Our cultural landscape has changed considerably since the day video games first took root in the market, evolving from what many deemed a fad to, in some instances, a respectable form of high art. This perception has since generated a demand among aficionados for gaming relics of the past, with quite a few willing to put down top dollar for that near-forgotten oddity or unique piece of industry history. Whether or not they actually set a benchmark is arguable, but here are some of the six most sought-after video games any collector would be elated to own.
6)LSD: Dream Emulator, 1998 (Japan Only)
The title’s acronym standing for a number of cryptic phrases including “in Lunacy, the Savage Dream” and “in Laughter, the Spiritual Dream,” LSD: Dream Emulator was the kaleidoscopic brainchild of Asmik Ace Entertainment staffer Hiroko Nishikawa, based on the surrealist visions recorded in his personal dream journal. The game plays out over a series of days as players are thrust from one indescribable (and at times nightmarish) setting to the next. By virtue of being published in small numbers and geographical exclusivity, LSD is a rare find on Internet auctions and specialty stores—mainly because no one wants to part with a game this weird.
5) EarthBound, 1995
Platform: Super Nintendo
Game critics might rave about EarthBound’s—or as it’s known in Japan, Mother 2—unconventional thematic approach to the traditional RPG now, but 20 years ago, the title was one of Nintendo’s worst marketing fiascos. The North American advertising campaign was humorously self-deprecating to EarthBound’s detriment, leaving consumers not feeling too strongly about it, if not confused. This backlash compounded with dated graphics and a lack of franchise familiarity led to poor sales, the game falling into obscurity soon after. But in the past decade an EarthBound renaissance sparked renewed interest, enthusiasts scrambling to add the obscure gem to their collections; sealed copies—including the packaged player’s guide—currently command high prices on the secondary market.
4) Star Wars: Return of the Jedi: Ewok Adventure, 1983
Published by Parker Brothers and intended to be released alongside Star Wars: Return of the Jedi: Death Star Battle, Ewok Adventure was scrapped in the wake of the 1983 video game crash (despite being very well near completion). Public knowledge of the game’s existence didn’t surface until a man named John Bennett revealed that he had received a prototype in 1997 from a friend of his father, former Parker Brothers game developer and Ewok Adventure programmer Larry Gelberg. The game was quite advanced by standards of the day, featuring eclectic elements and experimentation with shadow to gauge altitude when using the Ewok hang glider.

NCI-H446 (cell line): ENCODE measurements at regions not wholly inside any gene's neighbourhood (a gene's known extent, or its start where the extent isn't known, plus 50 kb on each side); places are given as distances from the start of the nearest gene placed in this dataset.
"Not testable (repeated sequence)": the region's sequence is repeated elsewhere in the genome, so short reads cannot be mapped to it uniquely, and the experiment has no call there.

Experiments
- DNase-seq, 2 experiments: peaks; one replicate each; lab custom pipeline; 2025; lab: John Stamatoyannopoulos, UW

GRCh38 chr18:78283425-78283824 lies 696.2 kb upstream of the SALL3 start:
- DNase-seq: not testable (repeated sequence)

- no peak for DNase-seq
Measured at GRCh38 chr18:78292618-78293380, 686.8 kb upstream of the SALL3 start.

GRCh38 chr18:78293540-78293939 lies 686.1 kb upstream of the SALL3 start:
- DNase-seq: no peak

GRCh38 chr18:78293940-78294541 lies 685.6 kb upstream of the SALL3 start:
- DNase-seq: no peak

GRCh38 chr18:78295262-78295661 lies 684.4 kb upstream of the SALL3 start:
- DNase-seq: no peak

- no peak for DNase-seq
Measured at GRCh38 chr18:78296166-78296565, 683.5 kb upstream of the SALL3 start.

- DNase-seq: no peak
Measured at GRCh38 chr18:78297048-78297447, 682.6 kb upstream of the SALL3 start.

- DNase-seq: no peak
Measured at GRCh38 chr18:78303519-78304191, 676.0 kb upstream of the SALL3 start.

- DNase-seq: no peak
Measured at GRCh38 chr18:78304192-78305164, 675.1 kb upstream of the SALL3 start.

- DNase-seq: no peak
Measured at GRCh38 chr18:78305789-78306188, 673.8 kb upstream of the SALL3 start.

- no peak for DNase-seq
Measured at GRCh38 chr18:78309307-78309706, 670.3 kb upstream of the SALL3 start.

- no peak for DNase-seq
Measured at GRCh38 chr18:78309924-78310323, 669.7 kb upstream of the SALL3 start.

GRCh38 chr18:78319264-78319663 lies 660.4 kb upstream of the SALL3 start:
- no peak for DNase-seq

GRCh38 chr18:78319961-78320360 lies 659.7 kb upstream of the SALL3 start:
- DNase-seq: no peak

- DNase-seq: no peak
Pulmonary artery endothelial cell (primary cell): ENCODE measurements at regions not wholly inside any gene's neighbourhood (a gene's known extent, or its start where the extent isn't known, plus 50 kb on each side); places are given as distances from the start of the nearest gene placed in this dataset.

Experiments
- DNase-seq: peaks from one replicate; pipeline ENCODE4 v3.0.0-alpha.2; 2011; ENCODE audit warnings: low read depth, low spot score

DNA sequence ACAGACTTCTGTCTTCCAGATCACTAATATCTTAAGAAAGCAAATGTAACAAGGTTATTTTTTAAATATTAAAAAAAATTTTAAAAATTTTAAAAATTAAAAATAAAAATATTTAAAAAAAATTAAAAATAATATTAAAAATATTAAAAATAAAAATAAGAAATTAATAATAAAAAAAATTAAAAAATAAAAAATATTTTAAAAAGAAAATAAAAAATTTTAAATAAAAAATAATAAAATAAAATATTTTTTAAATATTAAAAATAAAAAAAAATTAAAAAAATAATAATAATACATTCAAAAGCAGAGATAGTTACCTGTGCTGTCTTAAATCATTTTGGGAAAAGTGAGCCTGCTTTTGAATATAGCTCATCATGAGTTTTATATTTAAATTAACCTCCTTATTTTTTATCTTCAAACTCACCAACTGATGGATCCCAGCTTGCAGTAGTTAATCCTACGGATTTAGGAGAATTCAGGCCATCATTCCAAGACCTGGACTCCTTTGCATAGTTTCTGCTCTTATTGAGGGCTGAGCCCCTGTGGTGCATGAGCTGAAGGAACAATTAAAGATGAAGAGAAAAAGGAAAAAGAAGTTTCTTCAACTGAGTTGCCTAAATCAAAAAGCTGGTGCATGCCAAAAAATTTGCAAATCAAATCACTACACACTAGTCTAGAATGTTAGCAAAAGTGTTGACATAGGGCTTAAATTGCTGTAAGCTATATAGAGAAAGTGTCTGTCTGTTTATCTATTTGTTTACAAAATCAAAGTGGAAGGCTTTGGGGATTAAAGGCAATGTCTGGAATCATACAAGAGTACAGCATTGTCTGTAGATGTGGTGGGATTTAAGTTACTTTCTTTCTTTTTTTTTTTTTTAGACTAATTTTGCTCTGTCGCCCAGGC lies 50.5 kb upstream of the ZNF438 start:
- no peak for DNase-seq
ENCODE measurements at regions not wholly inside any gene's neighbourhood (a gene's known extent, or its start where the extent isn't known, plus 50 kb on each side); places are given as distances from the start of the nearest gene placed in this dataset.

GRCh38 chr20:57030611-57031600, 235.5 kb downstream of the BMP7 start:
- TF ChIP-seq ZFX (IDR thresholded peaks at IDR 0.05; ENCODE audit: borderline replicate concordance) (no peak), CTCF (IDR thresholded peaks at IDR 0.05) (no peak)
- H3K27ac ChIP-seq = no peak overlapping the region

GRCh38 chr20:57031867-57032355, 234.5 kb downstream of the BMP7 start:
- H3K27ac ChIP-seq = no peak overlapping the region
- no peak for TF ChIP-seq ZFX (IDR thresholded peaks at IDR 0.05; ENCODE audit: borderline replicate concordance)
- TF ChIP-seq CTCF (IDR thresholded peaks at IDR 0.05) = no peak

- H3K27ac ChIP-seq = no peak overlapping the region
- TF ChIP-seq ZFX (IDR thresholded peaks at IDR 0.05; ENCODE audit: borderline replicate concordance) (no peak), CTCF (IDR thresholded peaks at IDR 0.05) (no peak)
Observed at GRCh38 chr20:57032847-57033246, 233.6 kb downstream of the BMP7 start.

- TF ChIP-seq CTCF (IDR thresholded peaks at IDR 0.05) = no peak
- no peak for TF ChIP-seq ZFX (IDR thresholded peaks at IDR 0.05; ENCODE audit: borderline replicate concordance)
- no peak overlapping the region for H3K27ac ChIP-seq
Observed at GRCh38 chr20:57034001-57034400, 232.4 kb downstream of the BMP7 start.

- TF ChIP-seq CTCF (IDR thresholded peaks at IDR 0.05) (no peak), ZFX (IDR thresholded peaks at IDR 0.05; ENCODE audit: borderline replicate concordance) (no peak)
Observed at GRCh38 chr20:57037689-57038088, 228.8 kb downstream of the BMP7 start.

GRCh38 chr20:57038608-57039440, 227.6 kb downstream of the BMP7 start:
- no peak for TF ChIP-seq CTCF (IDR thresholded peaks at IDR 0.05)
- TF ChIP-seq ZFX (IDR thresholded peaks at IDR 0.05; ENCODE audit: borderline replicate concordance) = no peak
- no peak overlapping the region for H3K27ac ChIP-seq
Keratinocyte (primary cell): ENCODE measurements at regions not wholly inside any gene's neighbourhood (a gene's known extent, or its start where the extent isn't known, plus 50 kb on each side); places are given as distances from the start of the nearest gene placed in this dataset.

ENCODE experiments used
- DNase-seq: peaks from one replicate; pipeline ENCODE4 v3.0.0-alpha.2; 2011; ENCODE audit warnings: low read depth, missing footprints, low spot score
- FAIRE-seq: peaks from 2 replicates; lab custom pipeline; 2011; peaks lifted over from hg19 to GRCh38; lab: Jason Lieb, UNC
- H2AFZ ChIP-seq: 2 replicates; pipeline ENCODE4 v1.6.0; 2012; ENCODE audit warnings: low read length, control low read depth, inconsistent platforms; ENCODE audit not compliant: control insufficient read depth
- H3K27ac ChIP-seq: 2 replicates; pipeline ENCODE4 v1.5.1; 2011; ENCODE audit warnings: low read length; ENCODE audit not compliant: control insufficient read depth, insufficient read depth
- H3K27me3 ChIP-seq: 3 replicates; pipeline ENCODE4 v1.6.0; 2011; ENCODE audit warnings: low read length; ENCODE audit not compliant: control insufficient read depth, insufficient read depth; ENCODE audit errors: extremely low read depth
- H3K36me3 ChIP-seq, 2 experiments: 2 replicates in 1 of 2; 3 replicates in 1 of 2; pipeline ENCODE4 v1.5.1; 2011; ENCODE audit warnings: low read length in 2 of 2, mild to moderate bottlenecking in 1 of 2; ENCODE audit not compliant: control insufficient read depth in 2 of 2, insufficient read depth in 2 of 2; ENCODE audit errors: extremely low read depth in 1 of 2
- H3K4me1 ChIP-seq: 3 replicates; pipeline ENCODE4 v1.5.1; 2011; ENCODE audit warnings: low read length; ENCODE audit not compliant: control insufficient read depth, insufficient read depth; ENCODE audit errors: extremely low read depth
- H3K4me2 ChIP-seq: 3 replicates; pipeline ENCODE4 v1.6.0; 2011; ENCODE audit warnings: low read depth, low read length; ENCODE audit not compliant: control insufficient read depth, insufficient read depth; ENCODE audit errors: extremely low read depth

3) Air Raid, 1982
Platform: Atari 2600
The graphics substandard and the cartridge itself reminiscent of a baby blue dynamite plunger, Air Raid is for all intents and purposes hideous… yet it’s one of the most expensive video games known to man (and that’s definitely not hyperbole!). Developed by Men-A-Vision (?) for the Atari 2600—clearly without the latter’s consent—in a limited run, copies have appeared online fetching prices in upwards of $30,000. For an otherwise crappy game. Unbelievable, in a way…
2) Gamma-Attack, 1983
Platform: Atari 2600
As of this writing, and how it has remained for years, there is only one confirmed copy of Gamma-Attack on Earth, belonging to a Mr. Anthony DeNardo—famous for listing it on eBay in 2008 for a purchase price of $500,000. Even though it’s valued far, far lower today (but still worth a pretty penny, mind you), Gamma-Attack is considered an item of note given that it was the only game developed by the defunct company Gammation. More copies are believed to exist, but their owners have yet to come forward (if any).
1) 1990 Nintendo World Championships (Gold Cartridge), 1990
Platform: Nintendo Entertainment System
Gamers lucky enough to have entered the finals during the 1990 Nintendo World Championships not only went home with a king’s ransom of prizes, but also copies of the competition’s specially designed game cartridges (containing modified versions of Super Mario Bros., Rad Racer, and Tetris). Rare in themselves, even rarer are the gold editions numbering 26 in total. Handed out as prizes in a contest held by Nintendo Power magazine, one copy was sold on eBay last year for a cool $100,088!
What’s your favorite video game that you’ve never been able to beat?